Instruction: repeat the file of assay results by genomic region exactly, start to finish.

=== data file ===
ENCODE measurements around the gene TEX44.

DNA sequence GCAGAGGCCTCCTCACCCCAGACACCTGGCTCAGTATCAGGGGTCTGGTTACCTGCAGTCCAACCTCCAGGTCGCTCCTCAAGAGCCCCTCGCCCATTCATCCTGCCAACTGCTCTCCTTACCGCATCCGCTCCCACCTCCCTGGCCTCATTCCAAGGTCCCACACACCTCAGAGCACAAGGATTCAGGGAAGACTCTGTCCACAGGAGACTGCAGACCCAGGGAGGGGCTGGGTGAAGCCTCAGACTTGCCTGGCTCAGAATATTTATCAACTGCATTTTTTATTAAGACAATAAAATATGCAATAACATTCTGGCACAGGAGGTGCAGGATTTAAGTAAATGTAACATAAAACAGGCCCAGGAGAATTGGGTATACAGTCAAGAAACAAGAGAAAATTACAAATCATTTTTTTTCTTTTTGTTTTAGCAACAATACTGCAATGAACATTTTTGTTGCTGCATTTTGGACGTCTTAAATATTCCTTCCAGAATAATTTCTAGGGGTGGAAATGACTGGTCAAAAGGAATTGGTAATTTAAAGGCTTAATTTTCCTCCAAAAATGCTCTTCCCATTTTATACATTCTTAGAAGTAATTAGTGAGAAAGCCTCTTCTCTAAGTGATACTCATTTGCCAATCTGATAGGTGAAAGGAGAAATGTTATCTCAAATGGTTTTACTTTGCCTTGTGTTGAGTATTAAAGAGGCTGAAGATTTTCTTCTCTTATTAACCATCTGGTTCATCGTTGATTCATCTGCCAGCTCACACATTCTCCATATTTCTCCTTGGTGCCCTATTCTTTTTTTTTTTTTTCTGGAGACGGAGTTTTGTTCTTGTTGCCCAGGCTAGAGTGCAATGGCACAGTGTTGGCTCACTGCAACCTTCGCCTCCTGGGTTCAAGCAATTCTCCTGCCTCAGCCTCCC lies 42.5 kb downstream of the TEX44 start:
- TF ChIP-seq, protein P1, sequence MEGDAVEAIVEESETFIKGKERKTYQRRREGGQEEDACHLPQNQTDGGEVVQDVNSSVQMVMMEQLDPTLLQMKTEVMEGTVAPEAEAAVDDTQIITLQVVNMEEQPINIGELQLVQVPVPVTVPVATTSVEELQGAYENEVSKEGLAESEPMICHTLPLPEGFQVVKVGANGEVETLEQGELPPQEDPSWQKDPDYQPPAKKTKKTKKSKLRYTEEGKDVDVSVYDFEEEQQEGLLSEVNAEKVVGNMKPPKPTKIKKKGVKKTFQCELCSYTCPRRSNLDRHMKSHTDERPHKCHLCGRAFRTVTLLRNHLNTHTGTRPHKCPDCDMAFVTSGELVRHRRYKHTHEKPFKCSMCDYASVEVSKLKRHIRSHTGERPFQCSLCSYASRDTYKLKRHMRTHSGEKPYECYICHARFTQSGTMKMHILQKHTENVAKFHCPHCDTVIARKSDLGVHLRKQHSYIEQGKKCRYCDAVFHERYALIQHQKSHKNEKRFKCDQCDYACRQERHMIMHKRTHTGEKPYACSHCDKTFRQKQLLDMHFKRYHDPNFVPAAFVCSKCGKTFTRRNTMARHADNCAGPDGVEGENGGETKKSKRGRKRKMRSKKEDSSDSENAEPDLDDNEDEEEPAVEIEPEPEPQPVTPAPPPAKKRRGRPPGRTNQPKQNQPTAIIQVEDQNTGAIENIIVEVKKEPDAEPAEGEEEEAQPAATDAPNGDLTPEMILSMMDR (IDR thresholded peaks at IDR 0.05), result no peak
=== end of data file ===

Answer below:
ENCODE measurements around the gene TEX44.

DNA sequence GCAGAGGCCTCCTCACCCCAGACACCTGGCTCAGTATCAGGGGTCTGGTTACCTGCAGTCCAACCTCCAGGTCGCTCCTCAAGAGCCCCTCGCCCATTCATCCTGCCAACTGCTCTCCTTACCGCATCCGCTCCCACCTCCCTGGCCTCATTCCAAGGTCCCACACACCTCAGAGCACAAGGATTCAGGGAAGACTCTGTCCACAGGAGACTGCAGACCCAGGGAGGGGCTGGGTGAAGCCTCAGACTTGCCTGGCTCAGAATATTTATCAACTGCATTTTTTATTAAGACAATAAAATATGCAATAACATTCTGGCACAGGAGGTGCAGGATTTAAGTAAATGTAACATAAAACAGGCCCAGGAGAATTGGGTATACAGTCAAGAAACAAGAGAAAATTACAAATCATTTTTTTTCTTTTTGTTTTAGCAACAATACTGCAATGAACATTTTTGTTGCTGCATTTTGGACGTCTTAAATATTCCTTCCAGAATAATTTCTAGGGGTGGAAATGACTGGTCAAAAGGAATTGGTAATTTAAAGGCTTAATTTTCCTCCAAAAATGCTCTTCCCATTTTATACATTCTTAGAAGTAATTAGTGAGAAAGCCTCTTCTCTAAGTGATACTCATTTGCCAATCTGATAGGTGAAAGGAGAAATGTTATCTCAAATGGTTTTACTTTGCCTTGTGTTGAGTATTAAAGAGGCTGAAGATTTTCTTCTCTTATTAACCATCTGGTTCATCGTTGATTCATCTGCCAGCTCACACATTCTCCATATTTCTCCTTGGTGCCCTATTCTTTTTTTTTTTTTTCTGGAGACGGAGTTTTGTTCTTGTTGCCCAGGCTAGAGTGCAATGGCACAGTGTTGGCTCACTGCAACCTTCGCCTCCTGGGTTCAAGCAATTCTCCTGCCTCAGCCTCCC lies 42.5 kb downstream of the TEX44 start:
- TF ChIP-seq, protein P1, sequence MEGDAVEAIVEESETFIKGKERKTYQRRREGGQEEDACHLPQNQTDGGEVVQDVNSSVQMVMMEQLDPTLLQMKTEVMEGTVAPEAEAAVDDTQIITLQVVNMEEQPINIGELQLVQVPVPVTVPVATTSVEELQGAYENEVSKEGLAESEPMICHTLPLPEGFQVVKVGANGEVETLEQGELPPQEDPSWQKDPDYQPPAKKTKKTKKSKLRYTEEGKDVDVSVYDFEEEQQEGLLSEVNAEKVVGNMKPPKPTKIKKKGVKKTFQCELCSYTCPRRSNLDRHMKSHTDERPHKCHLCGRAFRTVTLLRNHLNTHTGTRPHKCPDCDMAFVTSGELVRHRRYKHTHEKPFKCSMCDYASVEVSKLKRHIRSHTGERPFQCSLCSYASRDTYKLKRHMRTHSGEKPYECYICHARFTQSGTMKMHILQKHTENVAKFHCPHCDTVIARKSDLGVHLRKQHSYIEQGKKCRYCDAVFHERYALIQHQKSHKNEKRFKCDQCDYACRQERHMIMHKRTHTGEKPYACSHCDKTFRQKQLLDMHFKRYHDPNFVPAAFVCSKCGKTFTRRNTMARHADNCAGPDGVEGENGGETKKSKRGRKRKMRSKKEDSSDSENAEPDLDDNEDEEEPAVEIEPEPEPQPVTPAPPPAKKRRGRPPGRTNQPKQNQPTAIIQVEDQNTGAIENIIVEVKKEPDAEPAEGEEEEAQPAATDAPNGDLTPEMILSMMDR (IDR thresholded peaks at IDR 0.05), result no peak